Within the city, there also are about 2,900 poles owned by Hastings Utilities with Windstream equipment attached.

The city can use eminent domain only for a public purpose. In this case, that is to secure the means of distributing electricity to the citizens of Hastings without having to rely on another party to repair or replace a pole when necessary.

Hedrick gave a presentation to the Hastings City Council in November 2017. He said then Windstream countered a previous offer of $974,000 from the city. Windstream’s offer was $1.5 million, with all of the proceeds to be reinvested in Hastings with the Kinetic fiber overbuild.

“We made what we thought was a very attractive settlement offer to the city,” Hedrick said Monday. “Unfortunately, they did not accept our settlement offer. The biggest point of contention was related to the transfer of control as far as the timing of that. We said we would turn over control as part of our settlement agreement on Jan. 1, 2019. That would allow us to maintain control as we build out the network. They wanted control sooner than that.”

City attorney Dave Ptak said if the city is paying Windstream it wants control of the poles as soon as it pays Windstream.

“We intend to do what we need to do to preserve our rights of ownership, so we can continue this fiber build,” Hedrick said.

Ptak filed condemnation action against Windstream in Adams County Court on March 15 to acquire Windstream’s poles.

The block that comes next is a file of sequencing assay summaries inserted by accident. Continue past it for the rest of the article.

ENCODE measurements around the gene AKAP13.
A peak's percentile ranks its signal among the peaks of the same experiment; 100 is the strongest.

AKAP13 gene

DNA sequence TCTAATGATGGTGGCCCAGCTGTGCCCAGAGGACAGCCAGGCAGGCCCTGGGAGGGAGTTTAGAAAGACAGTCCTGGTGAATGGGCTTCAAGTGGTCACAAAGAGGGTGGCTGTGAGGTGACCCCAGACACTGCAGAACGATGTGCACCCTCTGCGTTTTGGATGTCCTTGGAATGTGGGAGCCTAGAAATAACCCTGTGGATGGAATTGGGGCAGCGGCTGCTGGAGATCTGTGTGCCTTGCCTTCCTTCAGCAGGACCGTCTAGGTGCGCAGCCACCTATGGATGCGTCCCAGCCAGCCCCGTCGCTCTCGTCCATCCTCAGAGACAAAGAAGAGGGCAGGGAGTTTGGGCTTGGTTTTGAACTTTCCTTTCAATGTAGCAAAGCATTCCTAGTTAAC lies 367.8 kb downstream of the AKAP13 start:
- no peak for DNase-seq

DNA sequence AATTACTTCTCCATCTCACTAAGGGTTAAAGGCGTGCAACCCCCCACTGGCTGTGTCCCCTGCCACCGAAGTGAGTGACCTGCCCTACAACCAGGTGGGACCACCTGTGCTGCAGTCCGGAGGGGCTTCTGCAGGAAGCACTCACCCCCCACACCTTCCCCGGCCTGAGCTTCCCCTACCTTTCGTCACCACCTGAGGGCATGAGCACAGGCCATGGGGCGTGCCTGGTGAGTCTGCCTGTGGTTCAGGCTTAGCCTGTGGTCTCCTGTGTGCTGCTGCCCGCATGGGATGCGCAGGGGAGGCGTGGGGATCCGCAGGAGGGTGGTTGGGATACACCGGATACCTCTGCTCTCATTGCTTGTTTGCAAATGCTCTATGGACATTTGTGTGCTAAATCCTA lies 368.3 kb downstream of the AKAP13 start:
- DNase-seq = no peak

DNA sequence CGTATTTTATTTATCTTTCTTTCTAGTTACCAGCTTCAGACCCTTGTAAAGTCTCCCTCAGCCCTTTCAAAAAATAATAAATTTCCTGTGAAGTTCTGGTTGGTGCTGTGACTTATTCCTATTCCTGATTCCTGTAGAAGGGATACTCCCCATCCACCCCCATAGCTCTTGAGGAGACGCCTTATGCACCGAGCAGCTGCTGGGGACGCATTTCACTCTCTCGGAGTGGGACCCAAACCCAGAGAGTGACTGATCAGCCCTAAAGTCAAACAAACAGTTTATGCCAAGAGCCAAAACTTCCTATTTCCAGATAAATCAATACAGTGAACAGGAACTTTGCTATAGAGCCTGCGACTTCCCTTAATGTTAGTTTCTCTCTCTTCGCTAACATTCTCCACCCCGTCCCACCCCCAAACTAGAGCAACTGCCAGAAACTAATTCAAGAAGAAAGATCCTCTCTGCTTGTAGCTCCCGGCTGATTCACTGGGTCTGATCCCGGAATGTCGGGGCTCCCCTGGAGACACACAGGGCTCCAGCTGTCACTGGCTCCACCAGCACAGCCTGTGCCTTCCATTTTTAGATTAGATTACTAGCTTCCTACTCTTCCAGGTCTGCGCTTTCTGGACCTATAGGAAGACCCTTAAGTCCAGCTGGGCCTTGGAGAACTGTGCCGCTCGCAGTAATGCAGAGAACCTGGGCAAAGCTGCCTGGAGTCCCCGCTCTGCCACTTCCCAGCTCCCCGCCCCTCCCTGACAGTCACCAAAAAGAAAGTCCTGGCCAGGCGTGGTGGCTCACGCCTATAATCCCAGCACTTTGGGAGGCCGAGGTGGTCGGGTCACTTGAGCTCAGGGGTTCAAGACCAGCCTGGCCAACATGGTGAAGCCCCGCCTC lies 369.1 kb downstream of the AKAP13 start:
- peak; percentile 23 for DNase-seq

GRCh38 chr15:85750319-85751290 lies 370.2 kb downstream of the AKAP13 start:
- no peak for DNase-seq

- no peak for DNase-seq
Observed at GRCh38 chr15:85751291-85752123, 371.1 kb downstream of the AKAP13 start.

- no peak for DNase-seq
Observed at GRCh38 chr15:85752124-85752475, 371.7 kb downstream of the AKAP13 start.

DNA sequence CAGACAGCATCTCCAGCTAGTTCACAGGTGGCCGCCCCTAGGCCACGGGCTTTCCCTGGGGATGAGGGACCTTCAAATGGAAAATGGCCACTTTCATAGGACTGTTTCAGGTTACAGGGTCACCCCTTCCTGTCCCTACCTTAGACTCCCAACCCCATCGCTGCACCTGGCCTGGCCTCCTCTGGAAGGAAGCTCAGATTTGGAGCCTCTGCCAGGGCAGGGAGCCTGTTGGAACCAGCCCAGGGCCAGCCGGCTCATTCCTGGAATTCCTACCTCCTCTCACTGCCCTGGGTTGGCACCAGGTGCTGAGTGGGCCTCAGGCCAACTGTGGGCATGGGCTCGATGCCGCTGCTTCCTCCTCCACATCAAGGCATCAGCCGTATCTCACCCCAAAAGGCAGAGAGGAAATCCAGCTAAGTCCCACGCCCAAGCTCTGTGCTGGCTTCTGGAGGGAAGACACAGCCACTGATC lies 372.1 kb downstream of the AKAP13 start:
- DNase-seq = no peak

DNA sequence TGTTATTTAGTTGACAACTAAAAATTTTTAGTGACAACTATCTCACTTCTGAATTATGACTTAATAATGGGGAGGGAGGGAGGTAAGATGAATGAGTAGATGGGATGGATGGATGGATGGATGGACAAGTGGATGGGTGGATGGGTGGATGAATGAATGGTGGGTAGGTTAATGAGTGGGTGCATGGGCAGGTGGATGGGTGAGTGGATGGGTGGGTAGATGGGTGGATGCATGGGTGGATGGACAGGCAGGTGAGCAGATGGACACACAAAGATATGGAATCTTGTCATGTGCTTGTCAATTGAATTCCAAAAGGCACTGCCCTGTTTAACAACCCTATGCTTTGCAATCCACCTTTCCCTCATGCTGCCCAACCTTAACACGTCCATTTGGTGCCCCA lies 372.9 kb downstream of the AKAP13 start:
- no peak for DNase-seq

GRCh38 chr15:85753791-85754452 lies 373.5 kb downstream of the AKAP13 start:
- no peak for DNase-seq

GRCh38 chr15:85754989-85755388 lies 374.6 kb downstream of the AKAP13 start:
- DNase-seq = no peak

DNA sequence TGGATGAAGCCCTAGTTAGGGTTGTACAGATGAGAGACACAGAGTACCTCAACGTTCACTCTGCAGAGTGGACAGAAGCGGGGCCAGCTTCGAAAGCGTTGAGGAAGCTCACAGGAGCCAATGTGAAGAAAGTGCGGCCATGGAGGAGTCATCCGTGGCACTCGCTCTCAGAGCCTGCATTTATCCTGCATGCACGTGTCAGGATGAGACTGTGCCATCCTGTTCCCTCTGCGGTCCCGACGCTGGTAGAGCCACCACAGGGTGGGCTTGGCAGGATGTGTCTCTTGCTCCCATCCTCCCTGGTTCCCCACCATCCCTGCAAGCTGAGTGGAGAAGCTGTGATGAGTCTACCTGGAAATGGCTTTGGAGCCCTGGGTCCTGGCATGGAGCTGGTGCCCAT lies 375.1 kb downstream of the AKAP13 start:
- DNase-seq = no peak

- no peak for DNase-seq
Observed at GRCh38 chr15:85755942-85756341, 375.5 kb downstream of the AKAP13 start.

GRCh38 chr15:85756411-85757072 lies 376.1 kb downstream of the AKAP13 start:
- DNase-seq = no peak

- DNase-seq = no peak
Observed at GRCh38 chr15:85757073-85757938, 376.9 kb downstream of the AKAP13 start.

“I regret that it had to get that far because we were so close to having an agreement, but unfortunately we couldn’t get over that last hurdle,” Ptak said Thursday.

The board of appraisers appointed by the court is scheduled to meet April 11 and look at areas where the city and Windstream both own utility poles to arrive at a number for the poles Windstream owns and certify that to the county judge.

Then, it’ll be up to the city to see what that number is.

“If we feel it’s fair and reasonable we can pay that money into the court,” he said.

The city would then be entitled to possession of the poles.

Windstream would have the opportunity to appeal that amount, which would go to Adams County District Court. A jury would then determine the actual award.

How long that first evaluation will take depends on how much information the appointed appraisers need to make a fair decision on how much the poles are worth.

Ptak said the city had the poles appraised in August 2016 and August 2017. The value for the Windstream poles in 2016 was about $1.024 million; the value in 2017 was $974,000.

The city and Windstream agreed on a number that was a little higher than $974,000.

That figure will not be released until the negotiations are complete.

“It wouldn’t be fair to either party if (the appraisers) knew what we agreed to,” he said. “I sure wouldn’t want to put that number out there because that would be an easy thing for the appraisers to land on. I want them to do their due diligence under the oath they’re going to be given by the county judge to go out and value the poles for what they believe is fair market value.”

0
0
0
0
0

Recommended for you